Our rescue schnauzer loves Alexandra Vets so much he tries to get in every time we walk past and whimpers with excitement as he sits waiting to fussed over by Rob, Kath or Karen. That’s impressive given that one of his early experiences there was a difficult op to remove a lump and he’s had some slightly undignified treatment for another problem (now resolved). Rob and the brilliant veterinary nurses have given us excellent advice on everything from diet to dog behaviour and his separation anxiety. After two years of care he's in fine fettle for a 12-year-old. Curly adores everyone at Alexandra Vets and we completely trust them to always do what's right for him.
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Gill Deacon
a week ago
My dog Nellie loves going to these vets. She pulls to go in every time we go near it. This is despite her having to have a tooth out there under general anesthetic and having her yearly jabs there. It's not just the treats they give her (although I'm sure that helps!), but everyone makes a fuss of her and is very caring. I wouldn't go anywhere else
Richard Young
2 months ago
Tim, Rob and the team have looked after our succession of rescue dogs for the last ten years - Mutt, Jeff, Perry, and Ricky. They've done this brilliantly. One was taken to Alexandra Vets to be put to sleep by a previous owner, but Rob wouldn't hear of it ('he's old, but he's not ill or unhappy'), and arranged for him to be taken in by the RSPCA in Bristol. That's where we came across him, so within a few weeks he was back at Alexandra Vets under new ownership. Rob recognised him straight away and was delighted to learn of this happy ending. This is just one example of the way in which this practice will always put the welfare of the animal first. The receptionists are all cheerful and efficient, and obviously love animals. We've been encouraged to take our current dog in for treats from them on a regular basis, so that he feels happy about going there when he really needs it. Most importantly of all, they are great at getting to the root of problems and sorting them out properly.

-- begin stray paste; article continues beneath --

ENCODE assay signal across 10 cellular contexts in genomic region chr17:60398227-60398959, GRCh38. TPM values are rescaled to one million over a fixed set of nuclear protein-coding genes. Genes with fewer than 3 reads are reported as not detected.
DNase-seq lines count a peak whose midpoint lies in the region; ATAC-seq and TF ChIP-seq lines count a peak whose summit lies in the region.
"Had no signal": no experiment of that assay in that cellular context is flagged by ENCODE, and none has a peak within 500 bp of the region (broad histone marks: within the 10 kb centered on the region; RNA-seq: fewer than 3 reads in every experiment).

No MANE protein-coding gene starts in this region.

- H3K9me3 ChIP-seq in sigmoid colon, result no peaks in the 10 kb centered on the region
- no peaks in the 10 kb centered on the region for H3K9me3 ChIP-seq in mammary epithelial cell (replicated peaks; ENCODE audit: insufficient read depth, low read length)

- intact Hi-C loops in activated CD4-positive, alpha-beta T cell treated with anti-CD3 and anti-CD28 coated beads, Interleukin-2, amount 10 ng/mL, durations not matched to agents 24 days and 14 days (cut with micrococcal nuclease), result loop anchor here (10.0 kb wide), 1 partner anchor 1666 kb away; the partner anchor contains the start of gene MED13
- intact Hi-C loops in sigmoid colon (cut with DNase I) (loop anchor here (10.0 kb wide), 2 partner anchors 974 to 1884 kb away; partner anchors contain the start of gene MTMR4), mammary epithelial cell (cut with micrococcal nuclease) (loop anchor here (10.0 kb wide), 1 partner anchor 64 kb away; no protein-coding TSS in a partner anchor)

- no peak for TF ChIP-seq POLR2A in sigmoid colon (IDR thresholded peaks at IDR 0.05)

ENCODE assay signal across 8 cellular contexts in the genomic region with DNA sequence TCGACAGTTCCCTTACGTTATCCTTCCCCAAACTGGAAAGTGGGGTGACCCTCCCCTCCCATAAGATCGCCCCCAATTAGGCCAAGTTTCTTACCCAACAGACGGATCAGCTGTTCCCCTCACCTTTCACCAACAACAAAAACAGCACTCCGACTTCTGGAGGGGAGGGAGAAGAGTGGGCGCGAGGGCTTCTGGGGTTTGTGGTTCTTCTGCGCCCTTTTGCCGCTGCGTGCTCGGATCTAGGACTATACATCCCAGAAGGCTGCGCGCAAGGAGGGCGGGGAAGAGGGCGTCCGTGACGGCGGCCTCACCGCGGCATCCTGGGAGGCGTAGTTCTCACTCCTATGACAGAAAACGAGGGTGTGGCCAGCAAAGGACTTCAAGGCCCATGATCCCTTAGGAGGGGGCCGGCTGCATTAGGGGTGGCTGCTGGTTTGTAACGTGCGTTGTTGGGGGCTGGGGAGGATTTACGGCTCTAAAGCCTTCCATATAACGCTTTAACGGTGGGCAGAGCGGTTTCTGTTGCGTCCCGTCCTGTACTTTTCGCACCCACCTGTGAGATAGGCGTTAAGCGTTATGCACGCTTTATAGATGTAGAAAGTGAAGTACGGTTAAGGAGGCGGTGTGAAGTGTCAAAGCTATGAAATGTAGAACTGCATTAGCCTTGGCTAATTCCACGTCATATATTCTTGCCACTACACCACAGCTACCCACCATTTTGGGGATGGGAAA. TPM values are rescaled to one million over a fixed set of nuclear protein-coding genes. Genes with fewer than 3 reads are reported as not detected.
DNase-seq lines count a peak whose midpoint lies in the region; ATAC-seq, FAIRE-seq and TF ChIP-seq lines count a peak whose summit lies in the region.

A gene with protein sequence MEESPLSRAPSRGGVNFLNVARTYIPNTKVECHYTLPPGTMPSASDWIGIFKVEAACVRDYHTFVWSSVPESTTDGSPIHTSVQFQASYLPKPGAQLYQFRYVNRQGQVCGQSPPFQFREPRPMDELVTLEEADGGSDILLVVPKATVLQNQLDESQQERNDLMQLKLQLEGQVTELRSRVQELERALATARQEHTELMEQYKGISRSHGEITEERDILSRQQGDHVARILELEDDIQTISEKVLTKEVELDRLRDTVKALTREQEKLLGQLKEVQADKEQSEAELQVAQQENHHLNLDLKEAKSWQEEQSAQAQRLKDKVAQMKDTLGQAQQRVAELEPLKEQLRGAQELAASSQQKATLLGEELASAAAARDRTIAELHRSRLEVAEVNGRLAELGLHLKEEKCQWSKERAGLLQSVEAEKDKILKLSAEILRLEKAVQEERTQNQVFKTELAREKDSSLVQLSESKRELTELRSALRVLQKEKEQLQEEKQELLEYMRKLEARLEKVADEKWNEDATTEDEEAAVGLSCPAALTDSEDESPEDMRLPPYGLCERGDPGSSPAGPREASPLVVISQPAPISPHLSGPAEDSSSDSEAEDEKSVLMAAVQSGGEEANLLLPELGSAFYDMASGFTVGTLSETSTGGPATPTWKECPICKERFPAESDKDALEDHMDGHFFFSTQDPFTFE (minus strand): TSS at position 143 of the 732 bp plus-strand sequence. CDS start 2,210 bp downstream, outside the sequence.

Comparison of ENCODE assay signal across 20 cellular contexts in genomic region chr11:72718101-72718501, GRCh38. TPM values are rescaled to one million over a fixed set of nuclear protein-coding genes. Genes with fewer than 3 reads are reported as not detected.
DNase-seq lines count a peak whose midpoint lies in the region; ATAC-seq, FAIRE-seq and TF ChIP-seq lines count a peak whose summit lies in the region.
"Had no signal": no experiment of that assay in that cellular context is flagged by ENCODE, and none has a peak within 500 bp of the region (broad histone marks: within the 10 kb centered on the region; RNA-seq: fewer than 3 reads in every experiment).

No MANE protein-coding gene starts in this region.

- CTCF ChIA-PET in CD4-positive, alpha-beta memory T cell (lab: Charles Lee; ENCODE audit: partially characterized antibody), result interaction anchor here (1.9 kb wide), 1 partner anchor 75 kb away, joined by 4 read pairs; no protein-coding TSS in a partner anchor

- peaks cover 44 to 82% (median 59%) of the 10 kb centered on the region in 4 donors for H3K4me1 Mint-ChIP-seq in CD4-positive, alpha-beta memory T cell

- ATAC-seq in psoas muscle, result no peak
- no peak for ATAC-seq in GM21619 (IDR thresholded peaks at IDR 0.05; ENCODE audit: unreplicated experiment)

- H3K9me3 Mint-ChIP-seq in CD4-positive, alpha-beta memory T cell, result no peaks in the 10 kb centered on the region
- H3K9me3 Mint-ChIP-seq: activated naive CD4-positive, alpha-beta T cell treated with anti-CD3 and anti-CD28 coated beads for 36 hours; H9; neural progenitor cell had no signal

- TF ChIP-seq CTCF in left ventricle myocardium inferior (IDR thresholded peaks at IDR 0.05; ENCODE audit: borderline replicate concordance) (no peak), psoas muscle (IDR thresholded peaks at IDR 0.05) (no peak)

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cressida rice
3 weeks ago
Tim is a wonderful kind vet for my very old cat. Thankyou for caring for her so well.
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BHvds
3 months ago
We have had pets for years, but have never experienced such caring and professional service from all the vets and nurses at Alexandra Vets. No matter the time of day the service is always with a smile from all members of staff, advice given freely over the phone and doing there best to fit an 'emergency' appointment in at short notice. The receptionists are very friendly and always make a fuss of our dogs on arrival with treats and attention...which they love !! One of our dogs is a young golden retriever who attended the Puppy socialisation with Rob (one of the vets). We've been to many 'training' and 'socialising' classes around Bristol with various dogs, but have never found one that was run by a vet! You are not only getting the essential socialisation for your young dog, but also getting reassured as owners with training techniques and any behavioural queries. In our minds this is the only choice for our pets, as everyone at this practice makes sure you and your pet are happy.
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Mo Griffiths
5 months ago
Our dog is a rescue dog who came to live with us nearly three years ago. We visited a few Vet's surgeries and chose Alexandra vets as they seemed very friendly and welcoming. We visit them fairly regularly as unfortunately our dog doesn't enjoy the best of health. She loves going there, adores all the staff ( and the treats they all give her!) and they make a huge fuss of her. I would recommend them as they are very thorough and efficient. I also find it useful that I can ring and receive advice over the phone and if they say they will ring me back. they always keep that promise.
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Martyn Wright
4 months ago
My labradoodle is very nervous of vets after a very unfortunate experience with another practice. Rob has been brilliant with him - he fully understands his behaviour and has gained Mylos trust. He has been so patient with him, allowing him to gain confidence in his own time. They are very friendly and efficient and I wouldn't go anywhere else!!
Sue Harris
6 months ago
A friendly well run practice with sensible opening hours and always someone on the end of the phone when needed. Without their diligence, help and support over the past few years I doubt we'd still have our two elderly and poorly cats. We recommend for these reasons.